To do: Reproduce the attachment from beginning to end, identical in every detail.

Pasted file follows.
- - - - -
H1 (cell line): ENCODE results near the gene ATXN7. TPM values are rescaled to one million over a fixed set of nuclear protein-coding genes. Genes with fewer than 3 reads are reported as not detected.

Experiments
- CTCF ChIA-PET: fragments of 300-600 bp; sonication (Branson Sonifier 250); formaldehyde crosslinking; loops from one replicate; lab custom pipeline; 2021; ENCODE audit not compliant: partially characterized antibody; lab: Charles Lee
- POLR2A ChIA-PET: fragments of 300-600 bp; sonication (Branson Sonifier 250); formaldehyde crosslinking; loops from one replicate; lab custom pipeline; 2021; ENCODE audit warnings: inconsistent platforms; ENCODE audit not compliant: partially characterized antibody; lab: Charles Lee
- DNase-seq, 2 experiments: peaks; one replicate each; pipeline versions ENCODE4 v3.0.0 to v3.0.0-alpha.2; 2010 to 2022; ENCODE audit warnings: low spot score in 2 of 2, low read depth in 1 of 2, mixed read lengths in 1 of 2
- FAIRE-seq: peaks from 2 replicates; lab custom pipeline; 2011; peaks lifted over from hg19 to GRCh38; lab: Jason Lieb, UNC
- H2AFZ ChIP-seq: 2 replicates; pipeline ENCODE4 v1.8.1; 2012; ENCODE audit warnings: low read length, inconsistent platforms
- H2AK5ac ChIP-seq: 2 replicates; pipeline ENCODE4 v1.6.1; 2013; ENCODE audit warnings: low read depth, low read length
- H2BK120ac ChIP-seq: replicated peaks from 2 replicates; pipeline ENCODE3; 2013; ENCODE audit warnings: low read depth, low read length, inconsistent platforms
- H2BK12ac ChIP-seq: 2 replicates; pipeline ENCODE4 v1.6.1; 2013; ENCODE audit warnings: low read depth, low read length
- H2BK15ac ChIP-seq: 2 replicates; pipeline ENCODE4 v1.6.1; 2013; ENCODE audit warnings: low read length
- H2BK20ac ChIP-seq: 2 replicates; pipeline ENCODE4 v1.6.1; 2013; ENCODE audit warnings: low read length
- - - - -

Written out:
H1 (cell line): ENCODE results near the gene ATXN7. TPM values are rescaled to one million over a fixed set of nuclear protein-coding genes. Genes with fewer than 3 reads are reported as not detected.

Experiments
- CTCF ChIA-PET: fragments of 300-600 bp; sonication (Branson Sonifier 250); formaldehyde crosslinking; loops from one replicate; lab custom pipeline; 2021; ENCODE audit not compliant: partially characterized antibody; lab: Charles Lee
- POLR2A ChIA-PET: fragments of 300-600 bp; sonication (Branson Sonifier 250); formaldehyde crosslinking; loops from one replicate; lab custom pipeline; 2021; ENCODE audit warnings: inconsistent platforms; ENCODE audit not compliant: partially characterized antibody; lab: Charles Lee
- DNase-seq, 2 experiments: peaks; one replicate each; pipeline versions ENCODE4 v3.0.0 to v3.0.0-alpha.2; 2010 to 2022; ENCODE audit warnings: low spot score in 2 of 2, low read depth in 1 of 2, mixed read lengths in 1 of 2
- FAIRE-seq: peaks from 2 replicates; lab custom pipeline; 2011; peaks lifted over from hg19 to GRCh38; lab: Jason Lieb, UNC
- H2AFZ ChIP-seq: 2 replicates; pipeline ENCODE4 v1.8.1; 2012; ENCODE audit warnings: low read length, inconsistent platforms
- H2AK5ac ChIP-seq: 2 replicates; pipeline ENCODE4 v1.6.1; 2013; ENCODE audit warnings: low read depth, low read length
- H2BK120ac ChIP-seq: replicated peaks from 2 replicates; pipeline ENCODE3; 2013; ENCODE audit warnings: low read depth, low read length, inconsistent platforms
- H2BK12ac ChIP-seq: 2 replicates; pipeline ENCODE4 v1.6.1; 2013; ENCODE audit warnings: low read depth, low read length
- H2BK15ac ChIP-seq: 2 replicates; pipeline ENCODE4 v1.6.1; 2013; ENCODE audit warnings: low read length
- H2BK20ac ChIP-seq: 2 replicates; pipeline ENCODE4 v1.6.1; 2013; ENCODE audit warnings: low read length